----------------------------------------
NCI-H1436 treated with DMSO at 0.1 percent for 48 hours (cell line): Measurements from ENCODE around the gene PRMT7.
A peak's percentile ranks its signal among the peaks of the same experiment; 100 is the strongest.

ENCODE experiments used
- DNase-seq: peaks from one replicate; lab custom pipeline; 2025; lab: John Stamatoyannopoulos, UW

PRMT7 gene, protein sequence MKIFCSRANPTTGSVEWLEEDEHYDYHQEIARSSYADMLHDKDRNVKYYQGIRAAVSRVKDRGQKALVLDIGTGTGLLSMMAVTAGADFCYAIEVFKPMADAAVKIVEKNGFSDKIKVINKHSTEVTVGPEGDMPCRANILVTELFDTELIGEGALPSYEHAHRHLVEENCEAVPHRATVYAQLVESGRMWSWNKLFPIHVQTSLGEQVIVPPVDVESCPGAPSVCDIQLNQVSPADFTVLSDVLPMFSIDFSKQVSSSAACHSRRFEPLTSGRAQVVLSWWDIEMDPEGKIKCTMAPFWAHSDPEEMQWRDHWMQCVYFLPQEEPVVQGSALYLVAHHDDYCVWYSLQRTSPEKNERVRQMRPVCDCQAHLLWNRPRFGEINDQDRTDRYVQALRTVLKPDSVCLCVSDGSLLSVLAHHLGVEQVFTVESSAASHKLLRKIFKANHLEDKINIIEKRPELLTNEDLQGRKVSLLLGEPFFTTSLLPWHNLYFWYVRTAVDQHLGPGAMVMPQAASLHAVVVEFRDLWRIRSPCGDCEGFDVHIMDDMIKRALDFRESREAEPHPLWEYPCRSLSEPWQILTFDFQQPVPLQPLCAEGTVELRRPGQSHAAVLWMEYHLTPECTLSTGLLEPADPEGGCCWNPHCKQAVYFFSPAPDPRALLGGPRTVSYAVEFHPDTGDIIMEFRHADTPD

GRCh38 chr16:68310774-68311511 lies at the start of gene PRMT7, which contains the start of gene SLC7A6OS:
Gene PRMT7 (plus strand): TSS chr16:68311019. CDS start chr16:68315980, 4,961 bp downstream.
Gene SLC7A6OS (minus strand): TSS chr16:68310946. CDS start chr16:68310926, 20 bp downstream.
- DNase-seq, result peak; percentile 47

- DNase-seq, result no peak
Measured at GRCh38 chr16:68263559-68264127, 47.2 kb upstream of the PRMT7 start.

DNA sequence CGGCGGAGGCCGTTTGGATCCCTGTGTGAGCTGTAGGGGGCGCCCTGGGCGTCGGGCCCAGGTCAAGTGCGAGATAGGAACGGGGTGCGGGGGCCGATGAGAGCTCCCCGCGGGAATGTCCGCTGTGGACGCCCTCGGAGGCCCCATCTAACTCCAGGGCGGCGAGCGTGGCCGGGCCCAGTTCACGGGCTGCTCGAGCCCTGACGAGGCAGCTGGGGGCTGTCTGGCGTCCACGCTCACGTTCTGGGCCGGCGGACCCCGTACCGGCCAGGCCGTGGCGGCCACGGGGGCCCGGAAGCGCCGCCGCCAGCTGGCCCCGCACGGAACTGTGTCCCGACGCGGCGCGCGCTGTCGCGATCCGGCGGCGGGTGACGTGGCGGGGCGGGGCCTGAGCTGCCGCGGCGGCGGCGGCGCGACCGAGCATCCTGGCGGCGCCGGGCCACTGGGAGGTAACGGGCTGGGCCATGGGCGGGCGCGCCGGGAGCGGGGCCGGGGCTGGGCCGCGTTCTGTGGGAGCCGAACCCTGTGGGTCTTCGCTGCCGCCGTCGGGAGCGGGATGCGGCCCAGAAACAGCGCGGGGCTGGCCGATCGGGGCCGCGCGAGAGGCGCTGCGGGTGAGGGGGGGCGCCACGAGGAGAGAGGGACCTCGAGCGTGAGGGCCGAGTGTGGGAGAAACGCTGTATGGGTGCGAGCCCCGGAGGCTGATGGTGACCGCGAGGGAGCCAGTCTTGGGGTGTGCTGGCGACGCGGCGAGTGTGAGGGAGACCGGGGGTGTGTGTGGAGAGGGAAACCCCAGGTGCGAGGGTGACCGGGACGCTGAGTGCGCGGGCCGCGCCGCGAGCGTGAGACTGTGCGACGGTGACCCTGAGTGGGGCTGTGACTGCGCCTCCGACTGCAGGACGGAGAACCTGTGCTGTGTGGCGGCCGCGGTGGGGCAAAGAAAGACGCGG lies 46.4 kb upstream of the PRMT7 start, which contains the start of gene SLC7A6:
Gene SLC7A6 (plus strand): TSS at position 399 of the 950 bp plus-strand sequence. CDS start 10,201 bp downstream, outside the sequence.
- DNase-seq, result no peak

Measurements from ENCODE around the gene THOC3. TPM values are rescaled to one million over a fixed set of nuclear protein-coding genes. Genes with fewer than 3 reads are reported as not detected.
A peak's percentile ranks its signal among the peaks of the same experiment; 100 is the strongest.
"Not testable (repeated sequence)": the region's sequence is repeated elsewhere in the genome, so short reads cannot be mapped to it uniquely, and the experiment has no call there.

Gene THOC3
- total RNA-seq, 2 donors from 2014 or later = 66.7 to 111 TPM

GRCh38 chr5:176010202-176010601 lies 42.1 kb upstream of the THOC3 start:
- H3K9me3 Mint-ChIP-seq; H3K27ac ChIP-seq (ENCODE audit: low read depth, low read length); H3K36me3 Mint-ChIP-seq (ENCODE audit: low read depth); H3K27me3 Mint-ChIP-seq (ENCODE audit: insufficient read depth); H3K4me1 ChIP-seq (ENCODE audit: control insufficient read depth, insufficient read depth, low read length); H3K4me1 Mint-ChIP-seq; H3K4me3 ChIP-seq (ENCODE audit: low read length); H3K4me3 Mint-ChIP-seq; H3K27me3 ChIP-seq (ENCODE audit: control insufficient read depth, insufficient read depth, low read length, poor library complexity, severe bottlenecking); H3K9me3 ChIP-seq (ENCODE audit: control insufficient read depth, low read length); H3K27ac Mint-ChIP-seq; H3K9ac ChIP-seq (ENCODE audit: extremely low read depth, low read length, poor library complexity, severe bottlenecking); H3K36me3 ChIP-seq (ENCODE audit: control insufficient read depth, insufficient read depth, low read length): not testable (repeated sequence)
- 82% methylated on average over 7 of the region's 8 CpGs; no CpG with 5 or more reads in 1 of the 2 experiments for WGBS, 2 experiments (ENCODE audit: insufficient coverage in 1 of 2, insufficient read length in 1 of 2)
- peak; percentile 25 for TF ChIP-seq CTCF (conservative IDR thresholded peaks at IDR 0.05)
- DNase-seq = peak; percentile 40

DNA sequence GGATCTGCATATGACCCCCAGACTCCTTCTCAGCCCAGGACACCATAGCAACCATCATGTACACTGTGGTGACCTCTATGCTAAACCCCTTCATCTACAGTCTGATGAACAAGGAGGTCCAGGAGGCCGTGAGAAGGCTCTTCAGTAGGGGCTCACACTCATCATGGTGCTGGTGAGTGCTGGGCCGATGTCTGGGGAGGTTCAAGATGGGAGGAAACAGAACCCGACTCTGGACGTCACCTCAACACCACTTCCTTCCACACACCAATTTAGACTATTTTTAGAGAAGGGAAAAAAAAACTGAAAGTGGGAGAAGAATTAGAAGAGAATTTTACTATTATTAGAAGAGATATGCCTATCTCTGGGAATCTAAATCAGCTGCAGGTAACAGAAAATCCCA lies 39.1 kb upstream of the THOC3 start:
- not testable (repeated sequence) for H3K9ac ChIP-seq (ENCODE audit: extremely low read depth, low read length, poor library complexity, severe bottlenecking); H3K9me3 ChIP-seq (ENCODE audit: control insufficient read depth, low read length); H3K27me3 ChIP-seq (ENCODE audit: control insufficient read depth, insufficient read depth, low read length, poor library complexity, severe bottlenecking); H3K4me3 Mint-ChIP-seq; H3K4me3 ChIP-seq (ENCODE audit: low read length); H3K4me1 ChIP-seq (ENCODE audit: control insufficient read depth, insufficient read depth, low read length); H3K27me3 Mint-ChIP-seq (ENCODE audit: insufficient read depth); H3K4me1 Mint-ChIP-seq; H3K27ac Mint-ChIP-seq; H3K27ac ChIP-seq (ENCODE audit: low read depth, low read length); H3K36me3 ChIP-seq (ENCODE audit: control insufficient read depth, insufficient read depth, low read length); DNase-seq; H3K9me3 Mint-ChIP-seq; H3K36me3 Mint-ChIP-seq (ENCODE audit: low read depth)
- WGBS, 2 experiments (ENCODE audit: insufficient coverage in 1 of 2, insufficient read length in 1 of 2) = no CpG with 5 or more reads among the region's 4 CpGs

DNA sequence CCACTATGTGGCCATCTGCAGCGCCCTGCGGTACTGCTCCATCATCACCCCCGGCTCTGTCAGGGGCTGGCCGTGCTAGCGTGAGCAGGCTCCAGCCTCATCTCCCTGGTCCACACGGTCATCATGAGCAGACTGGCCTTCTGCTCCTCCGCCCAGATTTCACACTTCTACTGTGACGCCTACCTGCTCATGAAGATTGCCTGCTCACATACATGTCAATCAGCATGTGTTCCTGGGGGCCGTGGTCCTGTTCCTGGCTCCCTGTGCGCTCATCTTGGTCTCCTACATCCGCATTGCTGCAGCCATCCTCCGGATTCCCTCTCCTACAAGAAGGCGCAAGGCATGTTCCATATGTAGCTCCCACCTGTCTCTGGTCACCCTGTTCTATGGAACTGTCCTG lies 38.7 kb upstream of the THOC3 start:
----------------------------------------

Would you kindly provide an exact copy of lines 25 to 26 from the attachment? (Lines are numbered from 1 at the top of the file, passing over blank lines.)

DNA sequence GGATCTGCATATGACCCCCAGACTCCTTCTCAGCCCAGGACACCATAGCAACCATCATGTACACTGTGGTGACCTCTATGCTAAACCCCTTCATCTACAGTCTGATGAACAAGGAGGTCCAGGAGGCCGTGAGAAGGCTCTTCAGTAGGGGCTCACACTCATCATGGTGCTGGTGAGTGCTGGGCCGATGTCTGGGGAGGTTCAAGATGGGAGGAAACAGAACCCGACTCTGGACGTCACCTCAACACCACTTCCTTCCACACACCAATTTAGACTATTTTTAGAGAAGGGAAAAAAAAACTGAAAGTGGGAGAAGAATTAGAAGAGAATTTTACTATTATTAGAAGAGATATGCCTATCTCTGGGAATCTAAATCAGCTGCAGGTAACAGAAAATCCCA lies 39.1 kb upstream of the THOC3 start:
- not testable (repeated sequence) for H3K9ac ChIP-seq (ENCODE audit: extremely low read depth, low read length, poor library complexity, severe bottlenecking); H3K9me3 ChIP-seq (ENCODE audit: control insufficient read depth, low read length); H3K27me3 ChIP-seq (ENCODE audit: control insufficient read depth, insufficient read depth, low read length, poor library complexity, severe bottlenecking); H3K4me3 Mint-ChIP-seq; H3K4me3 ChIP-seq (ENCODE audit: low read length); H3K4me1 ChIP-seq (ENCODE audit: control insufficient read depth, insufficient read depth, low read length); H3K27me3 Mint-ChIP-seq (ENCODE audit: insufficient read depth); H3K4me1 Mint-ChIP-seq; H3K27ac Mint-ChIP-seq; H3K27ac ChIP-seq (ENCODE audit: low read depth, low read length); H3K36me3 ChIP-seq (ENCODE audit: control insufficient read depth, insufficient read depth, low read length); DNase-seq; H3K9me3 Mint-ChIP-seq; H3K36me3 Mint-ChIP-seq (ENCODE audit: low read depth)